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Old 02-27-2017, 06:47 PM
 
Location: Washington State desert
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But the definition of "binge drinking" is a lot different than "alcoholic" or "chronic drinker". I think sometimes these subsets within a category can be misleading.
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Old 02-27-2017, 11:38 PM
 
Location: Yakima WA
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Quote:
Originally Posted by Flovis View Post
Smoking cigs is dead in California even in the poorer parts. People prefer the green stuff here, anyways.

Saw massive amounts of smoking while in Florida recently, felt like I was in a time warp.
I bet the south leads in smoking percentages.
and the extremely low smoking rate in California will get even lower when a huge tobacco tax increase kicks in soon.
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Old 02-27-2017, 11:42 PM
 
Location: Yakima WA
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Quote:
Originally Posted by lordwillin02 View Post
That stat is meaningless. VA and NC have far more transplants than other southern states and have much bigger populations than say WV or KY which will drive down the percentage. You know that.

50% of cigarettes in the country come from Richmond.
You bring up an important point about transplants. They have a huge impact on everything from voting to smoking. There is County level data available on smoking. If you look at North Carolina, the Research Triangle with TONS of transplants has a very low smoking rate while rural areas with no transplants have much higher levels of smoking.
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Old 02-28-2017, 04:46 AM
 
570 posts, read 390,245 times
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Quote:
Originally Posted by ghostee View Post
Not a current smoker here, but are there any states in the US that have a higher tolerance of smoking and smokers than the average?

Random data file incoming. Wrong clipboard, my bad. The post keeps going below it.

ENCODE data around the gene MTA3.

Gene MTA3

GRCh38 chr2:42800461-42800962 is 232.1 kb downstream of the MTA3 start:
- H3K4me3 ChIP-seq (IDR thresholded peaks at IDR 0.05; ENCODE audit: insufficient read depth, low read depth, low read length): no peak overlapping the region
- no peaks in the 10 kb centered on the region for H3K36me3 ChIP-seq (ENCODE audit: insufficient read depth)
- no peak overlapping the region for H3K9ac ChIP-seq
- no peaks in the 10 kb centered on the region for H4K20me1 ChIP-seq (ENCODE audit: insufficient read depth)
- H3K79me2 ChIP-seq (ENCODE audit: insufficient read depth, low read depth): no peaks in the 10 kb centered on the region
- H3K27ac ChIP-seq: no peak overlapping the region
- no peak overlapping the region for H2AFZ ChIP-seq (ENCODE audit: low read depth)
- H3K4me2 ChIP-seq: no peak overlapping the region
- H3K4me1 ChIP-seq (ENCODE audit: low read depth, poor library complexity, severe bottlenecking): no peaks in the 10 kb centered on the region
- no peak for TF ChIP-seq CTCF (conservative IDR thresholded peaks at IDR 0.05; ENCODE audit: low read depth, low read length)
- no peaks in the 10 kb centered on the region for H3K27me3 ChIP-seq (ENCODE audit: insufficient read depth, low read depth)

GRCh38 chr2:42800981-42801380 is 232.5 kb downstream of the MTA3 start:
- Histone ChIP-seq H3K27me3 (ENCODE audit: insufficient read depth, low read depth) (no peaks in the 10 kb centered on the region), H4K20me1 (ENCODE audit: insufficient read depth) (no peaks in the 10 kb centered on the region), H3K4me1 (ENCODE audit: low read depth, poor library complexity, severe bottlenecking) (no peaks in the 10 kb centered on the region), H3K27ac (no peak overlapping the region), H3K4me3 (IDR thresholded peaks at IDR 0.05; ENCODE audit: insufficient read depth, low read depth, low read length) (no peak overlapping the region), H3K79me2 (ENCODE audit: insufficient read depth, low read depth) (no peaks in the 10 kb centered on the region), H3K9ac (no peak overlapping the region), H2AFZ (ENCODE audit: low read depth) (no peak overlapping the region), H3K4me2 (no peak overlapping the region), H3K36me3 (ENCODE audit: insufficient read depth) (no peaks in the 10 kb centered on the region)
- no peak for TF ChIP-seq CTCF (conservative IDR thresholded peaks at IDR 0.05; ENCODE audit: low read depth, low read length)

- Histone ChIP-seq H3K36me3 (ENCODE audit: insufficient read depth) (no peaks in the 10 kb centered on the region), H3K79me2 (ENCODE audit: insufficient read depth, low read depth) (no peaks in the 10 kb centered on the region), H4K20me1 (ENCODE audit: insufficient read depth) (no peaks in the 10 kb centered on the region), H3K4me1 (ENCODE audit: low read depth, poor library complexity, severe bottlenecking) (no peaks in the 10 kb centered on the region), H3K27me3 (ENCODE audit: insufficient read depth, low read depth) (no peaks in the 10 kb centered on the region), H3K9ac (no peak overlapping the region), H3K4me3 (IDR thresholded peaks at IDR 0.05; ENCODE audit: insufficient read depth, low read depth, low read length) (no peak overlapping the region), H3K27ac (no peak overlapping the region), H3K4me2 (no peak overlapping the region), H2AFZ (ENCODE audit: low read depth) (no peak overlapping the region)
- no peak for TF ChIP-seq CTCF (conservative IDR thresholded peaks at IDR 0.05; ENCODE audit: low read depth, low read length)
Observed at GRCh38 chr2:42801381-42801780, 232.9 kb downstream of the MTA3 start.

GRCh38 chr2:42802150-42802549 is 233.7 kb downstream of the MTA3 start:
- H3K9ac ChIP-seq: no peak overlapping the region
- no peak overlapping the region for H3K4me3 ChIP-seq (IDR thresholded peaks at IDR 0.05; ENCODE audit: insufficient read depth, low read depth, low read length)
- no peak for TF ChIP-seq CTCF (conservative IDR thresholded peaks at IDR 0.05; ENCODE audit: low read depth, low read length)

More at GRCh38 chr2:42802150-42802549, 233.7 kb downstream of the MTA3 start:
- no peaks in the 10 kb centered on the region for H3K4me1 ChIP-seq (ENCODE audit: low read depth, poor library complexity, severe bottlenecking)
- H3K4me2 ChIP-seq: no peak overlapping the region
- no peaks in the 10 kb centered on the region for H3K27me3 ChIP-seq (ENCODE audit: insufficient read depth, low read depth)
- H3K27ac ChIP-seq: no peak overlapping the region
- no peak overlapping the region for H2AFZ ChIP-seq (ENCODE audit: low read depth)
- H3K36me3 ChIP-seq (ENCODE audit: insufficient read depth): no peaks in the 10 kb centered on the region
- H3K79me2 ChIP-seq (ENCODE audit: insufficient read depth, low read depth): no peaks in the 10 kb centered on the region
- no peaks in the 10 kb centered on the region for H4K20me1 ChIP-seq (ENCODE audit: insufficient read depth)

Missouri (where I live) is a smoker's paradise. About 25% of the population smokes, and we have the lowest cigarette taxes in the US. You can buy a pack of Marlboros for about $3.75 (including tax). A whole carton for about $35 (including tax).
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Old 02-28-2017, 06:07 AM
 
Location: South Beach and DT Raleigh
11,810 posts, read 18,796,055 times
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Quote:
Originally Posted by Jay F View Post
You bring up an important point about transplants. They have a huge impact on everything from voting to smoking. There is County level data available on smoking. If you look at North Carolina, the Research Triangle with TONS of transplants has a very low smoking rate while rural areas with no transplants have much higher levels of smoking.
The rates are probably correlated to educational attainment more so than geography. The Triangle tends to attract more than its fair share of highly educated transplants.
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Old 02-28-2017, 04:24 PM
 
266 posts, read 214,646 times
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Quote:
Originally Posted by Jay F View Post
and the extremely low smoking rate in California will get even lower when a huge tobacco tax increase kicks in soon.
Indeed!

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Old 02-28-2017, 06:27 PM
Status: "Summer!" (set 16 days ago)
 
Location: Foot of the Rockies
86,988 posts, read 102,554,590 times